Author: Bari Gbosi
With low oil prices, gone is the luxury of “close enough” development planning.
The time that used to be spent passing spreadsheets between departments, pulling data from disparate systems, and meetings where people would argue the validity of a plan then agree to meet again later to consider another option – that time, and the inaccuracy of plans produced that way, is no longer affordable (if it ever was). Today that inefficiency might move a field from thin profit margins to a negative rate of return.
A core theme at the upcoming ATCE conference in Houston is decision quality in upstream projects, including how to promote better collaboration, reduce project delays, and avoid value erosion.
Why is decision quality a hot topic? Because despite efforts in the last decade to modernize the energy industry, when things are booming, profits provide the luxury of inefficient planning. You wouldn’t hear it in keynote addresses but when oil is at $80 a barrel or more, measure once cut twice was often seen as okay. So many companies were ok with status quo gaps like:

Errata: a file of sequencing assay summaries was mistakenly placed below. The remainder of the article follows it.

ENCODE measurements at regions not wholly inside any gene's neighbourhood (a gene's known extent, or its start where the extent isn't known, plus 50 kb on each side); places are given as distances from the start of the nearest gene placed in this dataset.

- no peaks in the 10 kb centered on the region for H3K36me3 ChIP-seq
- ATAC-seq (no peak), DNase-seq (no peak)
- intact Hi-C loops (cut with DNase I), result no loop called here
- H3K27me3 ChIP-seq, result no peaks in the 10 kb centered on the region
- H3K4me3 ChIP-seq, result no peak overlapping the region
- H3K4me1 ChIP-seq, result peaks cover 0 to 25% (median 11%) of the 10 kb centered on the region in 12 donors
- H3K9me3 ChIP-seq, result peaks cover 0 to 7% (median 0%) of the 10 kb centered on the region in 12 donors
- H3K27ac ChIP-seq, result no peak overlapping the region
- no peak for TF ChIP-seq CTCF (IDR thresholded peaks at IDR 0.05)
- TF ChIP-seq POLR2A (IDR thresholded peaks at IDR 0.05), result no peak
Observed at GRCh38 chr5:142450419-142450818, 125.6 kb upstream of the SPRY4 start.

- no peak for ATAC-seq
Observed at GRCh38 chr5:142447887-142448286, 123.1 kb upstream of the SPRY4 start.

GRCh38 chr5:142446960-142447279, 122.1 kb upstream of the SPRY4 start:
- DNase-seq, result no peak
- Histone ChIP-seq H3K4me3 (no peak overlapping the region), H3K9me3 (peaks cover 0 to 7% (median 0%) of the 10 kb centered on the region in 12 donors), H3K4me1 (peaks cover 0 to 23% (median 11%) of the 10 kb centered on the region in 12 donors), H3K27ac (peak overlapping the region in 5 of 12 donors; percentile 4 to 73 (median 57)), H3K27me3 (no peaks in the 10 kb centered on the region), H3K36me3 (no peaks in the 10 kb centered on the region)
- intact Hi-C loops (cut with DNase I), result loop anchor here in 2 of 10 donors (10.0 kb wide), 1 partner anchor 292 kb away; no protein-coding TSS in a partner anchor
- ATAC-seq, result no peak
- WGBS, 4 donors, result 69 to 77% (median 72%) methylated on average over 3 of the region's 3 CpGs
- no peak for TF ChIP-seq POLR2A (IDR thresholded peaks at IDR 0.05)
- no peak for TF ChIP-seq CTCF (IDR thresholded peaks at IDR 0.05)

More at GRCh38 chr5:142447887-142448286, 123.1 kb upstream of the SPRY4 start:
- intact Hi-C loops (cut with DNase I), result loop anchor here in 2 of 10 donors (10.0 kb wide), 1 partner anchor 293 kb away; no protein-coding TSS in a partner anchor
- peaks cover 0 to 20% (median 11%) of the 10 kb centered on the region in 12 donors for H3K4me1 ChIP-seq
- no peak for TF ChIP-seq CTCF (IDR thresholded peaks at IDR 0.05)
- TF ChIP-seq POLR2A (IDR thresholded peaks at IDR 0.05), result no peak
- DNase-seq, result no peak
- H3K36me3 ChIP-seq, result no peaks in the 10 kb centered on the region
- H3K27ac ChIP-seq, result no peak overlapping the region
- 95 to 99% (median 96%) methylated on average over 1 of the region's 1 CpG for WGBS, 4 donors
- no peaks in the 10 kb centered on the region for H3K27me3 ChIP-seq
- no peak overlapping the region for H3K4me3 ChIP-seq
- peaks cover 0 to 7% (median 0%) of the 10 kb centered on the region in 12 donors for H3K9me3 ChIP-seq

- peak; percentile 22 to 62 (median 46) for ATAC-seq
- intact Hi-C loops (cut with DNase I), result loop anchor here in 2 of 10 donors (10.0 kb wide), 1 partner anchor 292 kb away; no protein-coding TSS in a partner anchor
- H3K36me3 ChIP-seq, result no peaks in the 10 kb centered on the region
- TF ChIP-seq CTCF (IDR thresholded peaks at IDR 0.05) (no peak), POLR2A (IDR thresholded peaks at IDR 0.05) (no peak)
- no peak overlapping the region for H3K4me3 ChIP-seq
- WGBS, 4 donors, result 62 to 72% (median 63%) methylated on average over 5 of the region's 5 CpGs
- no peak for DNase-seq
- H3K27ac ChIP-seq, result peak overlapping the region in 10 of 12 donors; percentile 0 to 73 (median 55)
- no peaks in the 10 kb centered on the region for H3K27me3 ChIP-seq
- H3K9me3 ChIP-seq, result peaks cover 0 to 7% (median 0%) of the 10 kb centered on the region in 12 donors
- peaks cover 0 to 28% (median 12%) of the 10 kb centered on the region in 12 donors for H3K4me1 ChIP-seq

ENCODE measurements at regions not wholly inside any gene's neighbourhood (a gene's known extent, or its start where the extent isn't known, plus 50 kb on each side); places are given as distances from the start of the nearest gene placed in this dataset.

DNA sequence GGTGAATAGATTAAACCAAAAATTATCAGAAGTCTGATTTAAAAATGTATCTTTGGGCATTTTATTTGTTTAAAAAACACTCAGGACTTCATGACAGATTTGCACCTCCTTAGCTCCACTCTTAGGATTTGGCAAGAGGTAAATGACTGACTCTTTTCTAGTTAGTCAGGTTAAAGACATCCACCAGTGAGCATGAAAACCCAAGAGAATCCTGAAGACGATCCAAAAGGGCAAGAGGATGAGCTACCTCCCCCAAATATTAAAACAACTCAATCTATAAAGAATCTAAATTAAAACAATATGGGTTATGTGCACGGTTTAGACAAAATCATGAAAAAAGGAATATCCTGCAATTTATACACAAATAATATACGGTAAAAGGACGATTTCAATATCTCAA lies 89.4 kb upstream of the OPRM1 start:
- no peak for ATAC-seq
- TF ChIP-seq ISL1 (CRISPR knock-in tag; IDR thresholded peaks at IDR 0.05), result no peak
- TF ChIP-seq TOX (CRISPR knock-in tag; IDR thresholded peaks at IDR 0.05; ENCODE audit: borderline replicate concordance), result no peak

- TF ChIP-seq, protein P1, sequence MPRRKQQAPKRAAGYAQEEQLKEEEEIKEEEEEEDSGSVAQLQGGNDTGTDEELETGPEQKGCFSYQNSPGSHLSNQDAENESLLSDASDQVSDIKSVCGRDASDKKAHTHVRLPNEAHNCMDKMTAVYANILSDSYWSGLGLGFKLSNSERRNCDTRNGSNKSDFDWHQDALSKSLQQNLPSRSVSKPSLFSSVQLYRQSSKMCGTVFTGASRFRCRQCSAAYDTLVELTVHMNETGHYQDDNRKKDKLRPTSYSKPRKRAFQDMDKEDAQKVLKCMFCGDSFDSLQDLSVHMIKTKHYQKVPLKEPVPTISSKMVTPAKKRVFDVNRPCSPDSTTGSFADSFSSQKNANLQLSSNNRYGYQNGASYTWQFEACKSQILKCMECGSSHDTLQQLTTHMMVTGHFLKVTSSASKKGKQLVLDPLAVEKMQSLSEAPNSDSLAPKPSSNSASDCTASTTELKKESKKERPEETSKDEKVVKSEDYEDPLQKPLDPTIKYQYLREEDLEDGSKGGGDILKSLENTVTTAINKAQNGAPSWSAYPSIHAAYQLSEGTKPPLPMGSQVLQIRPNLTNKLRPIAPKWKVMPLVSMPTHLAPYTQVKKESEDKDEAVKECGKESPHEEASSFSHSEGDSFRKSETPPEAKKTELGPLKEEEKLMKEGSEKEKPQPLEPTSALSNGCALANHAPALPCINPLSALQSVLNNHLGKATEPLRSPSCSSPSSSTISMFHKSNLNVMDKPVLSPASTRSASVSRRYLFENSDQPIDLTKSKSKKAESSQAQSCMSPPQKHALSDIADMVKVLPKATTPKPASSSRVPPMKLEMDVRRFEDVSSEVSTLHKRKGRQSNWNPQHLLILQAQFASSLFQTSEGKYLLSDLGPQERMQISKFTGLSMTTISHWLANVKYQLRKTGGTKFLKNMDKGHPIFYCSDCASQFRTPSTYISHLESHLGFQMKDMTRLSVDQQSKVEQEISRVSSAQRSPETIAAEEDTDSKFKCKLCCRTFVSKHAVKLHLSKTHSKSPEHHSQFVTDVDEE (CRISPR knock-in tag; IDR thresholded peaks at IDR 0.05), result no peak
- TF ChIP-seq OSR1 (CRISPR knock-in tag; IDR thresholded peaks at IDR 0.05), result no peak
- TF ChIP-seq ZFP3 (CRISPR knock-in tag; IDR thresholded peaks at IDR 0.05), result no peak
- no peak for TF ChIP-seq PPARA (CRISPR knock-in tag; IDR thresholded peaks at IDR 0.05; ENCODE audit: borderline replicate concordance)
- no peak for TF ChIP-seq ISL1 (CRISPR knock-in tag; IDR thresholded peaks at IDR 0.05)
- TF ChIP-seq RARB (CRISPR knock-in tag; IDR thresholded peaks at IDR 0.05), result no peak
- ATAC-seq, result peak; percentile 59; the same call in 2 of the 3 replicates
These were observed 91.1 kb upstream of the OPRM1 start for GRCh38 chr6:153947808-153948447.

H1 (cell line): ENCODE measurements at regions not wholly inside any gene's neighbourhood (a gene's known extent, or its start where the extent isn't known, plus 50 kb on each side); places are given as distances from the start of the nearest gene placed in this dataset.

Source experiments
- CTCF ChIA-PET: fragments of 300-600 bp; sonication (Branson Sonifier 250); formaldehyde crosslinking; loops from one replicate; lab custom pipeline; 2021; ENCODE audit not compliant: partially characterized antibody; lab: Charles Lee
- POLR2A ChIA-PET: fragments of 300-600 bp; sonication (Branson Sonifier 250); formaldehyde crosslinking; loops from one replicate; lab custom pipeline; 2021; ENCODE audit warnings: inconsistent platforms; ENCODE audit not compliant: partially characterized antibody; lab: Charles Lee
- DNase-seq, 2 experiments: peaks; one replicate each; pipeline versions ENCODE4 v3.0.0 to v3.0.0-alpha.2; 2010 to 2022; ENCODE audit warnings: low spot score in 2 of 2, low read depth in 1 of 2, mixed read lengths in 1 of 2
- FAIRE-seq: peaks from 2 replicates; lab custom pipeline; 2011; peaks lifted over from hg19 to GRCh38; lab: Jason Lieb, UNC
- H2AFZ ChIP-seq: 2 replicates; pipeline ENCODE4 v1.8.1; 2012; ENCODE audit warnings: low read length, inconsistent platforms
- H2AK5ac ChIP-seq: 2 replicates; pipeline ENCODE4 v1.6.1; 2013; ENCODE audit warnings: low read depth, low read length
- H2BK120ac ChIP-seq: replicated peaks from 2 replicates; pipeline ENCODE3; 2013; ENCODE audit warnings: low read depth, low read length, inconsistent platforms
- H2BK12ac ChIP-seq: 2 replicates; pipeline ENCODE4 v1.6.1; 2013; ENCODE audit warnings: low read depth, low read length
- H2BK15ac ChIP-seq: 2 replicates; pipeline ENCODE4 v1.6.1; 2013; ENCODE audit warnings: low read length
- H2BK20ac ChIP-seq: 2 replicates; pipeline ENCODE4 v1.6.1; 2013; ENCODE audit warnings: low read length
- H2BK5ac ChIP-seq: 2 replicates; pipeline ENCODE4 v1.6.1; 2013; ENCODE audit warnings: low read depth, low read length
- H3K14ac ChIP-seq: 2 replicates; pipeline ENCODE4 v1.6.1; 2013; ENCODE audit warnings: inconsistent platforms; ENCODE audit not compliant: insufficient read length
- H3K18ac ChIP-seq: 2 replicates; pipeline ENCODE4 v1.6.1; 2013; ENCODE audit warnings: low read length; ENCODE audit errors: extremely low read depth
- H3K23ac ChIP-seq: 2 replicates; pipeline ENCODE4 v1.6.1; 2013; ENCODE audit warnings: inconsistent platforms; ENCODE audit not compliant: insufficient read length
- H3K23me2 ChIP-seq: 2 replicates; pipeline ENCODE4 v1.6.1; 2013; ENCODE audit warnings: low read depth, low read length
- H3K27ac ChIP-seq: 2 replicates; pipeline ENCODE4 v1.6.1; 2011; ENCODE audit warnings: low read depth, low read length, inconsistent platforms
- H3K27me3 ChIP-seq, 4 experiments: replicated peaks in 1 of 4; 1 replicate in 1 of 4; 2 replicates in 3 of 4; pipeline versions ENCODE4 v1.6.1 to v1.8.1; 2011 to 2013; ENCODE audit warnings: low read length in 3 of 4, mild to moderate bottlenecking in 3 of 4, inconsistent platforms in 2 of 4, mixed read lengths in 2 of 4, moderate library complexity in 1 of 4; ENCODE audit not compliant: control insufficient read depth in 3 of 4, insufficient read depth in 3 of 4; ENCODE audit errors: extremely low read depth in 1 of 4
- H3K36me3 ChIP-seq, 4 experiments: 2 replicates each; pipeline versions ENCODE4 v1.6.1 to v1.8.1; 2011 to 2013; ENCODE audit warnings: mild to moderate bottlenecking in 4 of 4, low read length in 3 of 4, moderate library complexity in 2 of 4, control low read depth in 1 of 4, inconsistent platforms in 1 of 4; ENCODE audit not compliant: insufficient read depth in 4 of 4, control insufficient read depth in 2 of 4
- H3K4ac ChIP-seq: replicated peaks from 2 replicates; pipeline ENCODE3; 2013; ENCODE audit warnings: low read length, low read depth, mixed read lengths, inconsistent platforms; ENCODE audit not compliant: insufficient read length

- Different departments and individual having their own data
- Planning groups chasing information from various teams, then again chasing updates
- Data quality issues like non-standardized well names causing data gaps or analysis errors
- Manual, isolated planning– draft plans not tied into current data, schedule or economics
- Routinely inaccurate forecasting
Amidst the current price crunch, fewer people are under more pressure to make decisions accurately and adapt rapidly. Demand for “right” decisions are high even as the volume of assets and data they manage might be growing as companies consolidate. Boards and shareholders are watching like hawks.
The good news is that necessity draws people to make essential change. What’s essential to energy companies? According to a large independent with operations in the Marcellus, “Bringing together multiple people and multiple sources of data in a unified system that has decline, reserves information, cost data, and can do planning – that’s where the value lies.”